Whole cell extracts were prepared by harvesting confluent cell cultures containing approximately 3×107 cells. Harvested cells were incubated in ice cold extraction buffer (10 mM Tris-HCl pH 7.4, 10 mM MgCl2, 10 mM KCl, 1.0 mM DTT) containing protease inhibitor cocktail tablet (Complete, Roche Diagnostics) for 10 min, 4°C. The addition of NP40 to 1% (v/v) was followed by incubation for 10 min, 4°C. Cell lysates were homogenized and NaCl was added to a final concentration of 420 mM followed by incubation for 1 h, 4°C. The extracts were cleared by centrifugation (19,000xg, 1 h, 4°C) and the supernatant was frozen and stored in liquid nitrogen.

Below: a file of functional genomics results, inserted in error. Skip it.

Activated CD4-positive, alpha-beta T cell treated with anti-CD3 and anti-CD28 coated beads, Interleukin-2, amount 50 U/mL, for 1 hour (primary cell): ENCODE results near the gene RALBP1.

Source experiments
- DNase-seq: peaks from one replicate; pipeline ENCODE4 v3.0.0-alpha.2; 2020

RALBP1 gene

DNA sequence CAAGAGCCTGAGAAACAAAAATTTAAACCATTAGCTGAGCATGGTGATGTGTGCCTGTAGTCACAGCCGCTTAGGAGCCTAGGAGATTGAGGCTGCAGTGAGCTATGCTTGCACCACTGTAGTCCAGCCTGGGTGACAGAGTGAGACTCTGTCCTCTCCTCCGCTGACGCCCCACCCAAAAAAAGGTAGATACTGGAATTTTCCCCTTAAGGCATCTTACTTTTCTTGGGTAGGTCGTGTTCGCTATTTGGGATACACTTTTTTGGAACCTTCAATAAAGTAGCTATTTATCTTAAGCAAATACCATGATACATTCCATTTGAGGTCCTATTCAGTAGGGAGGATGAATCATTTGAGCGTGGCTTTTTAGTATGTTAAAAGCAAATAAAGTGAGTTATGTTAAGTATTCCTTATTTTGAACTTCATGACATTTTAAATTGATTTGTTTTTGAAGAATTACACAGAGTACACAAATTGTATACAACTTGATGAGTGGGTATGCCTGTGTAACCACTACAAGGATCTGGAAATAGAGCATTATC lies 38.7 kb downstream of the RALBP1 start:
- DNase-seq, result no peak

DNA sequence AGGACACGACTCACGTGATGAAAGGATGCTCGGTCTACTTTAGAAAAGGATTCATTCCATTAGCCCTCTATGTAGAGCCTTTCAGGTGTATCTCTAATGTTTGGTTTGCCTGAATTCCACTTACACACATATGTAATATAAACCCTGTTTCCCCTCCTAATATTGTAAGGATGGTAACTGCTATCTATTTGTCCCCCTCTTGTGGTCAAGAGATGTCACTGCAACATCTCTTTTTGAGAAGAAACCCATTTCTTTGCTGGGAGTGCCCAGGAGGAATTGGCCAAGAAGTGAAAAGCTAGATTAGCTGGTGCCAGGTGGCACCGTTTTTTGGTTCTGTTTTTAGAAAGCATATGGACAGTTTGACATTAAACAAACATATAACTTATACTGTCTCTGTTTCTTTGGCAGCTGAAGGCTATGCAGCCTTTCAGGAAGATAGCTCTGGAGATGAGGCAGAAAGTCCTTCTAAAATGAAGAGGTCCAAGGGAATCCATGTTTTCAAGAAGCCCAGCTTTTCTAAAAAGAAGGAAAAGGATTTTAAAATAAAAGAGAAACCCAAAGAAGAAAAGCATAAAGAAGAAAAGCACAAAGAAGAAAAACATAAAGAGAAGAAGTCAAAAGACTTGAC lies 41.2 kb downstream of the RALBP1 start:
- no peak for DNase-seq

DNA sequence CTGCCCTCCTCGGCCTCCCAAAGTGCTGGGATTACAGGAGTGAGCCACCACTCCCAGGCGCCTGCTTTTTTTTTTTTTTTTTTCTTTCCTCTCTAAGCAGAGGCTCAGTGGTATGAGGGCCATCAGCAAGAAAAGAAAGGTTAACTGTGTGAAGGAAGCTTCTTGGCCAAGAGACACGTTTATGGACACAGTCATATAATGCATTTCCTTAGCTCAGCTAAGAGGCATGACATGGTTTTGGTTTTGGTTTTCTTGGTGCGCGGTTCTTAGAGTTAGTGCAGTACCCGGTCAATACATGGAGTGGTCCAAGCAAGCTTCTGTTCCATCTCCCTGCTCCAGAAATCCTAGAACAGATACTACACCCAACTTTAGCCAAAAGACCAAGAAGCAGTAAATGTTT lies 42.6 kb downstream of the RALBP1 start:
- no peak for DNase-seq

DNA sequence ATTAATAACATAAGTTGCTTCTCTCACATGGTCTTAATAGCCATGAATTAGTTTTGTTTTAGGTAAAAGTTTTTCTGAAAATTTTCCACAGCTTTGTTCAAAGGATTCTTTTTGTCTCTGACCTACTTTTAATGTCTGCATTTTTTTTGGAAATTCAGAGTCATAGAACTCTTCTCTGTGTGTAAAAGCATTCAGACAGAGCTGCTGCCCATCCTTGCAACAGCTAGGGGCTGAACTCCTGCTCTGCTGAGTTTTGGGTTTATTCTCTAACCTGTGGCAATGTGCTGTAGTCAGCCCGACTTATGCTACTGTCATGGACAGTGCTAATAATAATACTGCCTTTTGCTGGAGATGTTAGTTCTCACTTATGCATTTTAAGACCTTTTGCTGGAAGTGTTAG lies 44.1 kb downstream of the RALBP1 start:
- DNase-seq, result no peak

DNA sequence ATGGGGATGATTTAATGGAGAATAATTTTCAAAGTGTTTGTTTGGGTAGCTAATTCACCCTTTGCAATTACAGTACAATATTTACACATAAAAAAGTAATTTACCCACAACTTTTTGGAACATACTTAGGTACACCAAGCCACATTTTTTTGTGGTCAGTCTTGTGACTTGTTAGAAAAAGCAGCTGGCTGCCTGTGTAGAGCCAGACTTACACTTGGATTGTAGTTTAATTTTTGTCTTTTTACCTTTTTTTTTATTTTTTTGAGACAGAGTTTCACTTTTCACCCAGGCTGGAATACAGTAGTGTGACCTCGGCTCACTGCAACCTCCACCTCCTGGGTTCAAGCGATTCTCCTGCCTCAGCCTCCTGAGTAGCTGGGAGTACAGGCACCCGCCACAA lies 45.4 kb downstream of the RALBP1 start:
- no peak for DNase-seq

Proteins were separated using SDS-PAGE, followed by semi-dry electrotransfer onto polyvinylidene difluoride membranes for 1 h, 100mA/gel in transfer buffer (48 mM Tris, 39 mM Glycin, 1.3 mM SDS, 10% methanol) and immunologically detected. Membranes were blocked with 5% skim milk in phosphate-buffered saline (PBS) containing 0.1% Tween 20 for 1 h and incubated with primary antibody (anti-TCTP [ab37506, Abcam], anti-TG3 against phosphorylated nucleolin [kind gift from Peter Davies]) in blocking solution overnight at 4°C. After washing with PBS-Tween, blots were incubated with secondary antibody (AP conjugated goat anti-mouse IgM+IgG+IgA (H+L) [Southern Biotechnology Associates] or HRP-conjugated anti rabbit IgG [NA934VS, Amersham Biosciences]) in blocking solution for 1 h at room temperature. Visualization of proteins was done with BCIP/NBT kit (Invitrogen) or Pierce ECL Western Blotting Substrate (Nordic Biolabs).